Travel back to AD 17, during the fourth year of the reign of Wang Mang of the Han dynasty, a vibrant and innovative era full of conflicts and contradictions. But as different as the Han culture might have been to other great ancient civilizations, the inhabitants of ancient China faced the same problems as people have for time immemorial: earning enough money, coping with workplace dramas and keeping your home in order . . . although the equivalent in this era was more about bribing inspectors, avoiding bullying from abusive watchmen and trying to keep your house from being looted by Huns. In each chapter we meet one of 24 citizens of this ancient culture, from the midwife to the soldier, the priest to the performer and the blacksmith to the tomb looter, and see what an average day in ancient China was really like.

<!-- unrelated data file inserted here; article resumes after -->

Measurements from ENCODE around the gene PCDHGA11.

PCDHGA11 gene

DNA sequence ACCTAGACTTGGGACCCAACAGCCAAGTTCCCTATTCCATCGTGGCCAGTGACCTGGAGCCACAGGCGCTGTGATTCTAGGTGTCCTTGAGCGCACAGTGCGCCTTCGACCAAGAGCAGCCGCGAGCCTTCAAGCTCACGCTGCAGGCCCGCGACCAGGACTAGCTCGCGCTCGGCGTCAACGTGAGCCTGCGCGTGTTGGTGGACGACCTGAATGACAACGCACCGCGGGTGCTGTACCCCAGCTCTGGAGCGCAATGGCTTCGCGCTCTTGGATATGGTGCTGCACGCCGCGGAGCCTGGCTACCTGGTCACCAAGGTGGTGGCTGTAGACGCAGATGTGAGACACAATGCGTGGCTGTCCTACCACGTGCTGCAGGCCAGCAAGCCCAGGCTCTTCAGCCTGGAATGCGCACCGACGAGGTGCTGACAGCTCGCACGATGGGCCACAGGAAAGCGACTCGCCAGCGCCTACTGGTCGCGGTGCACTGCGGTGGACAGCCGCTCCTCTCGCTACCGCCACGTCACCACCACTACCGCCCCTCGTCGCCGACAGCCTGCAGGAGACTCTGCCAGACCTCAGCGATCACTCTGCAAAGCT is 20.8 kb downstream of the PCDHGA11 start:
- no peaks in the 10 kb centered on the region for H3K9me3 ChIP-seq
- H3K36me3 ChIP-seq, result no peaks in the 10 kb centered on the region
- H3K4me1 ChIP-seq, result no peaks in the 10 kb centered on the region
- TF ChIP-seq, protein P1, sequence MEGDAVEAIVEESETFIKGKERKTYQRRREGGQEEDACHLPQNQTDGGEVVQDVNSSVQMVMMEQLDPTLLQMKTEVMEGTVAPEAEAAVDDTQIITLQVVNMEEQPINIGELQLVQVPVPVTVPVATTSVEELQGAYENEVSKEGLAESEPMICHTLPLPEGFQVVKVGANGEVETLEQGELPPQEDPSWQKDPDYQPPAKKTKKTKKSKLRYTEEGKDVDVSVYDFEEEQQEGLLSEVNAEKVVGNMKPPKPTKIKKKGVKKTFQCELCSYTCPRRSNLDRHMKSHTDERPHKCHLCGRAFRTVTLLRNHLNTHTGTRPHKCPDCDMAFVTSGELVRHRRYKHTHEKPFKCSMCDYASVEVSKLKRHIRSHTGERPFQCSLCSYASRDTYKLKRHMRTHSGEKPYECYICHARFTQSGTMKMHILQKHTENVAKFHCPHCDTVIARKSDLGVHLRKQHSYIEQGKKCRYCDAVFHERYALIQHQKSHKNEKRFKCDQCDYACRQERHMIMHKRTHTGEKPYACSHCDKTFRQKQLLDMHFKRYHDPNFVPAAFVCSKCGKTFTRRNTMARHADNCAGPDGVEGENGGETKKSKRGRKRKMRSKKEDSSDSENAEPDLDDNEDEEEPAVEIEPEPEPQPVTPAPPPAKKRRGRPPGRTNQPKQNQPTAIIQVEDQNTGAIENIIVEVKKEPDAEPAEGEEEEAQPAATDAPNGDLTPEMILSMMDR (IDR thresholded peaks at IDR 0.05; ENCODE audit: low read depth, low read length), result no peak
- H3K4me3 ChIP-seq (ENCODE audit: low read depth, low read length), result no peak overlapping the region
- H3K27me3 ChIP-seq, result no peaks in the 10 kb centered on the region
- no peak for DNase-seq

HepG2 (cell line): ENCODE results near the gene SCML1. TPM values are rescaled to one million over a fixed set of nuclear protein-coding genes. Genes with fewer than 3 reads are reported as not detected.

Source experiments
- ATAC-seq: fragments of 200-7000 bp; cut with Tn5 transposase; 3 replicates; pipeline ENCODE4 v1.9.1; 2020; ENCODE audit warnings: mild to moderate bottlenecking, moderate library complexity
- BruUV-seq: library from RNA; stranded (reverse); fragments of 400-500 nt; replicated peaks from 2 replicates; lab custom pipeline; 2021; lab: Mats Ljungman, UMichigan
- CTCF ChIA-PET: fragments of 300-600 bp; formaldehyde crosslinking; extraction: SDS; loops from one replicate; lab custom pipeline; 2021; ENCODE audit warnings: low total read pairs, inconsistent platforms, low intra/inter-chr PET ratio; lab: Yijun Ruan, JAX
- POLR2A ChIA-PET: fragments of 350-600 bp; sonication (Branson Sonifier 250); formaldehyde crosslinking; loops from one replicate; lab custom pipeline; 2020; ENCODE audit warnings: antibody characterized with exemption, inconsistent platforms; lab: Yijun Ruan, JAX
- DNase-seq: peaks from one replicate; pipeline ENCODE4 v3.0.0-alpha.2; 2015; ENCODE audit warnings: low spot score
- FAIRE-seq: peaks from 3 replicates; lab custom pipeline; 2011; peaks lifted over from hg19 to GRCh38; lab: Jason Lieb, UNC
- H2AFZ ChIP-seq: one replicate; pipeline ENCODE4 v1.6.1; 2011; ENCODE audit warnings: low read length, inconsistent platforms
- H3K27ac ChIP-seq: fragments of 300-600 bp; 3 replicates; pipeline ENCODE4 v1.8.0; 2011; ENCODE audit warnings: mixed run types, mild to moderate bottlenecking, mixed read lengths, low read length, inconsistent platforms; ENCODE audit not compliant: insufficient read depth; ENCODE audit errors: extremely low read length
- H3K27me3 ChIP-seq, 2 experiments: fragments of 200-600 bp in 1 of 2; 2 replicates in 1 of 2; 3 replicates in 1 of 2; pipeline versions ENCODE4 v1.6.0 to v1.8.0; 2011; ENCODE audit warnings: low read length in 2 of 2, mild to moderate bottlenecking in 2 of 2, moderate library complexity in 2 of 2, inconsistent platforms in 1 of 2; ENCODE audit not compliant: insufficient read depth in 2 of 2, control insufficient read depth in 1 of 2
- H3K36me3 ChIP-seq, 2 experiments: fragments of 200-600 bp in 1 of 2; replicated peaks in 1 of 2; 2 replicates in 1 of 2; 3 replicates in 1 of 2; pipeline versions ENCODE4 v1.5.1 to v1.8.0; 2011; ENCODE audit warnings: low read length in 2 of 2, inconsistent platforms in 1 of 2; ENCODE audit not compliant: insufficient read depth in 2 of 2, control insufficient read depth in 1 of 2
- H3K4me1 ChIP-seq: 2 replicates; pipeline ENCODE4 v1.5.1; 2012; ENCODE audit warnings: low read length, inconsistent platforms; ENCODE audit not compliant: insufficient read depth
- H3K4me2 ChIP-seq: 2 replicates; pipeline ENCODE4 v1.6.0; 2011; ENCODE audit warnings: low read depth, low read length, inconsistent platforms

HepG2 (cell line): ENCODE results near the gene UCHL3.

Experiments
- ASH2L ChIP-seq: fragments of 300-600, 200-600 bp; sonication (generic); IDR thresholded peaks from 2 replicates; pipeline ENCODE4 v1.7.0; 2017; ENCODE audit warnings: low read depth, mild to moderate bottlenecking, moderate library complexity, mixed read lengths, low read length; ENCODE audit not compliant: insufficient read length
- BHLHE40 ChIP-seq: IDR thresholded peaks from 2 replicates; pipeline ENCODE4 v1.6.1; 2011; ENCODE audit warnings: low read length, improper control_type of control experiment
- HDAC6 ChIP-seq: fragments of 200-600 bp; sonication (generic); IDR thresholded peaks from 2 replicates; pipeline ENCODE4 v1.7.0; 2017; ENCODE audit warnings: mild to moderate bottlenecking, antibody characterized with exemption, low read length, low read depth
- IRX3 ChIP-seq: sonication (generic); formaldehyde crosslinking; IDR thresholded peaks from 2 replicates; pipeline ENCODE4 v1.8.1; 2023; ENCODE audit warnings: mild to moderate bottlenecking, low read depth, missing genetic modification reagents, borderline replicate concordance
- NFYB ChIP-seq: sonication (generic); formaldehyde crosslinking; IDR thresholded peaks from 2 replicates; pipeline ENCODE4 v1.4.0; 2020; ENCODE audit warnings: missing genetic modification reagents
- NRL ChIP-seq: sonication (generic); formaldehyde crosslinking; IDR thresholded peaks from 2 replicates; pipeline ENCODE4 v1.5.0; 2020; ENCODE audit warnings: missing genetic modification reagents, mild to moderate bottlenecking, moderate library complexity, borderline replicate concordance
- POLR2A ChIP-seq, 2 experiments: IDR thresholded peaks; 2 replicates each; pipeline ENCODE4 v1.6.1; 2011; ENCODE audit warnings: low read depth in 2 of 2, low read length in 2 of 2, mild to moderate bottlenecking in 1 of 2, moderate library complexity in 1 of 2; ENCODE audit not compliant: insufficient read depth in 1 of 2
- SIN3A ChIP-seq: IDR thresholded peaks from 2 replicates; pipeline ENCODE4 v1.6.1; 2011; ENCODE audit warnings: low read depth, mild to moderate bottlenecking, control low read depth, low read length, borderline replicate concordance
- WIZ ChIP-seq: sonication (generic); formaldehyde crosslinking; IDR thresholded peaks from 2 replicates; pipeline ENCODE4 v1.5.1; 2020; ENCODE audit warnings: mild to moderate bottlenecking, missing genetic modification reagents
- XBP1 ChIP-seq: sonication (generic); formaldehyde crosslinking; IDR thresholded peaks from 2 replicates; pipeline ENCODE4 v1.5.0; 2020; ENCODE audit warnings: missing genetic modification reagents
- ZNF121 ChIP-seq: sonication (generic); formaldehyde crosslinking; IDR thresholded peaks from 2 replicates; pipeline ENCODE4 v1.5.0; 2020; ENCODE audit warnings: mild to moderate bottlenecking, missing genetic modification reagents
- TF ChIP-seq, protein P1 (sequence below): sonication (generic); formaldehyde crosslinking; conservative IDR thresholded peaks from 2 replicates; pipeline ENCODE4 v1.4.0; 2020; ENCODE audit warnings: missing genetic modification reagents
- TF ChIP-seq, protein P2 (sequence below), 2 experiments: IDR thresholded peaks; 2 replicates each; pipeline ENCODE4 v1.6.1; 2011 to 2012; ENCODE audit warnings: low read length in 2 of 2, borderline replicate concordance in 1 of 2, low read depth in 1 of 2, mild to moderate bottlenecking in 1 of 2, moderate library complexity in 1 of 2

About the Author
Yijie Zhuang obtained his PhD from the Department of Archaeology, University of Cambridge. He is now a senior lecturer in Chinese archaeology at the UCL Institute of Archaeology. He edited 30 Second Ancient China.